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Gordon's D-Zone Arcive (2006-2014)

Sunday, January 27, 2008


I do get rather mixed feelings when I watch one of those science programs on the Discovery channel where you have new scientific developments being described as 'life changing' for disabled people. Progress, it is claimed, that will give 'sight' to the blind, or even 'movement' to those who had paralysis. Don't get me wrong, I can understand how people who were once without impairments might feel about their new life with an impairment. And to be honest, my eye operation has opened me up again to my old habits of doodling and playing with visual images. However, at every point when I hear that science is m
aking assertions to the effect that it may 'cure' impairment, I fear that what it is actually saying is that if there was a choice, it would rather not have me living today.

Indeed, I fear that this scientific bias we find today has repercussions on the fate of millions of people who have impairments that can be detected before birth. As I read about the hailed genetic ‘breakthrough’ of the ‘autism’ gene, I was a bit concerned about the obvious implications. The genetic marker for autism, we are told, will introduce new treatments for this ‘condition’ which as almost unquestionably described as a tragic affliction. But wait a minute … does a genetic marker determine every aspect of a person with autism? And, on the other hand, is ‘autism’ and people living with it, something that terrible or something which devalues the person thus labelled?

However, more worrisome is that in light of so much misinformation existing about autism, many parents will take the easy way out. That is, elimination on detection. I’m not being alarmist here. In fact, when the gene responsible for Down syndrome was detected, whole generations of children with DS could be now destroyed. Such a trend persists and is now extended to others who are ‘diagnosed’ with other impairments. Unfortunately, unlike other atrocities committed against other ethnic minorities or groups, these mass murders on the basis of genetic characteristics is not recognised as genocide, or as it should be called ‘genecide’ – elimination on the basis of genetic markers. We should be reminded here of the horrific implications of what was believed to be a science, or ‘eugenics’.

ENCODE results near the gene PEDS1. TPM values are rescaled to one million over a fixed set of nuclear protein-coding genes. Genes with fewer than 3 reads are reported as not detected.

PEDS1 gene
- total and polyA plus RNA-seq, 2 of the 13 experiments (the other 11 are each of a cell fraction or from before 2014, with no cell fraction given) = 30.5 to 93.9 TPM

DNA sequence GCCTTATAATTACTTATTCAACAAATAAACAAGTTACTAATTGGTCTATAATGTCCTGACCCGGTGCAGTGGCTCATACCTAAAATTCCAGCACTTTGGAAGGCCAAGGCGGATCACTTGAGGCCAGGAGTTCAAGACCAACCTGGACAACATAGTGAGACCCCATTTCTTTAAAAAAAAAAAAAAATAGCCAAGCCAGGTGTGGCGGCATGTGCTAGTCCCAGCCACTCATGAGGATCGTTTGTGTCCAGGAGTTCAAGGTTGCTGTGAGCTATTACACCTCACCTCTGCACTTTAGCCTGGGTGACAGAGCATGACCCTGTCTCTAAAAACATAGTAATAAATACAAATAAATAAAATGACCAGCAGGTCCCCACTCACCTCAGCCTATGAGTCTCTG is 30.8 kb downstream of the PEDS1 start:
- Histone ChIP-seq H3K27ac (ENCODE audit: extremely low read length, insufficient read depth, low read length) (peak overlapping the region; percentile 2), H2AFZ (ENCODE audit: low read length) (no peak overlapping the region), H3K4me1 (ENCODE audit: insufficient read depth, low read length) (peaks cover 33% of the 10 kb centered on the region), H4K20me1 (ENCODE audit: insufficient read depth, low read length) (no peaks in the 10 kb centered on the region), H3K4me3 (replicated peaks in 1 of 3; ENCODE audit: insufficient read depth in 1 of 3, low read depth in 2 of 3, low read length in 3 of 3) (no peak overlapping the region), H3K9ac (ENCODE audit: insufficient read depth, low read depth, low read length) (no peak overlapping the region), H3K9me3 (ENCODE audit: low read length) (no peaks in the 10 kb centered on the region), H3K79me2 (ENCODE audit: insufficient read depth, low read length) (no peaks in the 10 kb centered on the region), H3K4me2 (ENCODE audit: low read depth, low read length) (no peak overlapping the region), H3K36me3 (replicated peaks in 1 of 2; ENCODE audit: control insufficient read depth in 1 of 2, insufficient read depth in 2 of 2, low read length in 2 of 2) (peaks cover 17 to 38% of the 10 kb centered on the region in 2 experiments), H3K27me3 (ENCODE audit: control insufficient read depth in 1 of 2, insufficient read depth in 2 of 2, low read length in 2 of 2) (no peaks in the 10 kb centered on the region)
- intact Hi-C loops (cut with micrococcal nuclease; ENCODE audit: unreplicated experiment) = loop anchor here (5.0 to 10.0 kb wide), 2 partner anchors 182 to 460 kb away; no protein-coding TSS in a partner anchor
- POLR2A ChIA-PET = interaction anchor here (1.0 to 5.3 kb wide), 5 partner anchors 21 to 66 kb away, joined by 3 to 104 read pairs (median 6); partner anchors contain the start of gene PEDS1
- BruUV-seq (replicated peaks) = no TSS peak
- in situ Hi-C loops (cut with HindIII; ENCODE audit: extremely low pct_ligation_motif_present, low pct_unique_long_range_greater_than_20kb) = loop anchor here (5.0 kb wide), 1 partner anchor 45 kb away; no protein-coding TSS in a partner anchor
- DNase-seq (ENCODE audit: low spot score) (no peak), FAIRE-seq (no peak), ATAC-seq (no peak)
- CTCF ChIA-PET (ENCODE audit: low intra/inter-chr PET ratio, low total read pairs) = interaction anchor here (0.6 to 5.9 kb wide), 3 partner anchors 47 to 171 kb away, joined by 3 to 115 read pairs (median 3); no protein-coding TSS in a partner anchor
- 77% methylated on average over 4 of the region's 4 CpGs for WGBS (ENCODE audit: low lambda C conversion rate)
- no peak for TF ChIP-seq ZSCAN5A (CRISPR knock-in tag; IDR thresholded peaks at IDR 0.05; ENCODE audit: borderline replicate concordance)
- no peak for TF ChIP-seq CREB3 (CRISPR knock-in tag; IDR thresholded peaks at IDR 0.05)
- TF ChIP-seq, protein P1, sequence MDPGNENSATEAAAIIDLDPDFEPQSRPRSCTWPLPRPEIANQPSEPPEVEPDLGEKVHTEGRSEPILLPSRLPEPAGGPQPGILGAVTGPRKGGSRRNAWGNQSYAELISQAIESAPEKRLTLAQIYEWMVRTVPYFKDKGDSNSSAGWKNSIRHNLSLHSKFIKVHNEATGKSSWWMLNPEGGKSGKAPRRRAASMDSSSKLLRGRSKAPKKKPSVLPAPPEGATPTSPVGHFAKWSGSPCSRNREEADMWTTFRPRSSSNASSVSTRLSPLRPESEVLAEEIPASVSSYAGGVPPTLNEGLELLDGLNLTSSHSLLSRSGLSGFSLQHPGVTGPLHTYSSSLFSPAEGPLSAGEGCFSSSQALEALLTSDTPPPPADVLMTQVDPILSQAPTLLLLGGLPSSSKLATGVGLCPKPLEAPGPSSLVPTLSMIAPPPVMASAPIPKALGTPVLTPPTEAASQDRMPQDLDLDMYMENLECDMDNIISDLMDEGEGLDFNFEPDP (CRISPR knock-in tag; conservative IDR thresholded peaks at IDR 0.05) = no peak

Left: The NAZI swastika: symbol of Aryan superiority, oppression and death to millions who were killed because they were deemed ‘defective’, ‘inferior’ and ‘unworthy of life’.

I do not intend to end this post with a message of doom and gloom. I’m not suggesting that apocalypse is at hand. What I am saying is that if we deny that the elimination of people based purely on a genetic bias constitutes genocide, similar to that perpetrated on other human beings throughout history. However, what is more shocking perhaps is that we do not hear anyone openly and on a global level (such as in the UN world assembly) to condemn such practices. Or, at least, recognising that they are no less heinous than the atrocities committed in human history. This silence, to me, is acceptance that a life with impairment is not worth living.


As you can see, I have been busy during the weekend renovating my blog. I hope you like the changes I’ve made. I’d appreciate any feedback or comments so that I can further improve the blog. Yes, I am indulging in it as I need to take a break from work at least during the weekend…